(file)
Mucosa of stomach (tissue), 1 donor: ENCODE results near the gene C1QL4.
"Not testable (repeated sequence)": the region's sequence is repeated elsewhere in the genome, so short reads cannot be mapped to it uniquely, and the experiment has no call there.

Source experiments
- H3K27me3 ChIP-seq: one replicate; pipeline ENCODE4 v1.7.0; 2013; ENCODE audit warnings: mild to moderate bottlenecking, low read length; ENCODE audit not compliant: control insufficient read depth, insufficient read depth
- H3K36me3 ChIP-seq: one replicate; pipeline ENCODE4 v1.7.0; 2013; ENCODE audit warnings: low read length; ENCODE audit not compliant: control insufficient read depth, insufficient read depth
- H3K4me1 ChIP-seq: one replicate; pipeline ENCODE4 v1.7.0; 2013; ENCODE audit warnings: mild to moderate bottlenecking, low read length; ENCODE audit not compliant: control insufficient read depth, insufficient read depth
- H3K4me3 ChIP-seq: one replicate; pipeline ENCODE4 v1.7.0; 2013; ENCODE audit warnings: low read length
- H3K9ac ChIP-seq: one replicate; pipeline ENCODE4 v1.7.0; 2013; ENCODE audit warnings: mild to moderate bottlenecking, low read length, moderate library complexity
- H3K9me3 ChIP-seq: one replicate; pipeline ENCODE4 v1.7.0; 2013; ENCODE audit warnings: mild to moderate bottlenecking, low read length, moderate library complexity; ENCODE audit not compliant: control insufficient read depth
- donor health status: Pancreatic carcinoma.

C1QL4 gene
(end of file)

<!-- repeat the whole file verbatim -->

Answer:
Mucosa of stomach (tissue), 1 donor: ENCODE results near the gene C1QL4.
"Not testable (repeated sequence)": the region's sequence is repeated elsewhere in the genome, so short reads cannot be mapped to it uniquely, and the experiment has no call there.

Source experiments
- H3K27me3 ChIP-seq: one replicate; pipeline ENCODE4 v1.7.0; 2013; ENCODE audit warnings: mild to moderate bottlenecking, low read length; ENCODE audit not compliant: control insufficient read depth, insufficient read depth
- H3K36me3 ChIP-seq: one replicate; pipeline ENCODE4 v1.7.0; 2013; ENCODE audit warnings: low read length; ENCODE audit not compliant: control insufficient read depth, insufficient read depth
- H3K4me1 ChIP-seq: one replicate; pipeline ENCODE4 v1.7.0; 2013; ENCODE audit warnings: mild to moderate bottlenecking, low read length; ENCODE audit not compliant: control insufficient read depth, insufficient read depth
- H3K4me3 ChIP-seq: one replicate; pipeline ENCODE4 v1.7.0; 2013; ENCODE audit warnings: low read length
- H3K9ac ChIP-seq: one replicate; pipeline ENCODE4 v1.7.0; 2013; ENCODE audit warnings: mild to moderate bottlenecking, low read length, moderate library complexity
- H3K9me3 ChIP-seq: one replicate; pipeline ENCODE4 v1.7.0; 2013; ENCODE audit warnings: mild to moderate bottlenecking, low read length, moderate library complexity; ENCODE audit not compliant: control insufficient read depth
- donor health status: Pancreatic carcinoma.

C1QL4 gene